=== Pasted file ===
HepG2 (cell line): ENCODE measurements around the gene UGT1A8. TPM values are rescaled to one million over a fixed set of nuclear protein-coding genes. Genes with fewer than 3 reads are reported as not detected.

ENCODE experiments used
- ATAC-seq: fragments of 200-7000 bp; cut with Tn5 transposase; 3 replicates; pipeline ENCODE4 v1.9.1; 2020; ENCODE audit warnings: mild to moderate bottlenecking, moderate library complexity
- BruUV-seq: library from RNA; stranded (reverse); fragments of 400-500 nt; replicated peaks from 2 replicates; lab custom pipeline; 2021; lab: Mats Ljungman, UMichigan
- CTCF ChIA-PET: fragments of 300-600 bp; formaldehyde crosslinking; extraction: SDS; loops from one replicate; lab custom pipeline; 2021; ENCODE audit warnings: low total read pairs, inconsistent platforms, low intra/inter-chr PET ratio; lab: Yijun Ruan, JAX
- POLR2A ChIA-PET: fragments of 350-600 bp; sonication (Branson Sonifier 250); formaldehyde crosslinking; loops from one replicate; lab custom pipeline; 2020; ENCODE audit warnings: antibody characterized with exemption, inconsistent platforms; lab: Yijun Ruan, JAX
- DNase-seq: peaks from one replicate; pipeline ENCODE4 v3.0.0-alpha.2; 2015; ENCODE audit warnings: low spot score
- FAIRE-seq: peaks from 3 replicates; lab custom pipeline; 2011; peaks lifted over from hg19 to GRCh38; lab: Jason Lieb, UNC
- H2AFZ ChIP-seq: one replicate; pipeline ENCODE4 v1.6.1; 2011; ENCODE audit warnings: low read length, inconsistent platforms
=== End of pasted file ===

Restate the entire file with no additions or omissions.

HepG2 (cell line): ENCODE measurements around the gene UGT1A8. TPM values are rescaled to one million over a fixed set of nuclear protein-coding genes. Genes with fewer than 3 reads are reported as not detected.

ENCODE experiments used
- ATAC-seq: fragments of 200-7000 bp; cut with Tn5 transposase; 3 replicates; pipeline ENCODE4 v1.9.1; 2020; ENCODE audit warnings: mild to moderate bottlenecking, moderate library complexity
- BruUV-seq: library from RNA; stranded (reverse); fragments of 400-500 nt; replicated peaks from 2 replicates; lab custom pipeline; 2021; lab: Mats Ljungman, UMichigan
- CTCF ChIA-PET: fragments of 300-600 bp; formaldehyde crosslinking; extraction: SDS; loops from one replicate; lab custom pipeline; 2021; ENCODE audit warnings: low total read pairs, inconsistent platforms, low intra/inter-chr PET ratio; lab: Yijun Ruan, JAX
- POLR2A ChIA-PET: fragments of 350-600 bp; sonication (Branson Sonifier 250); formaldehyde crosslinking; loops from one replicate; lab custom pipeline; 2020; ENCODE audit warnings: antibody characterized with exemption, inconsistent platforms; lab: Yijun Ruan, JAX
- DNase-seq: peaks from one replicate; pipeline ENCODE4 v3.0.0-alpha.2; 2015; ENCODE audit warnings: low spot score
- FAIRE-seq: peaks from 3 replicates; lab custom pipeline; 2011; peaks lifted over from hg19 to GRCh38; lab: Jason Lieb, UNC
- H2AFZ ChIP-seq: one replicate; pipeline ENCODE4 v1.6.1; 2011; ENCODE audit warnings: low read length, inconsistent platforms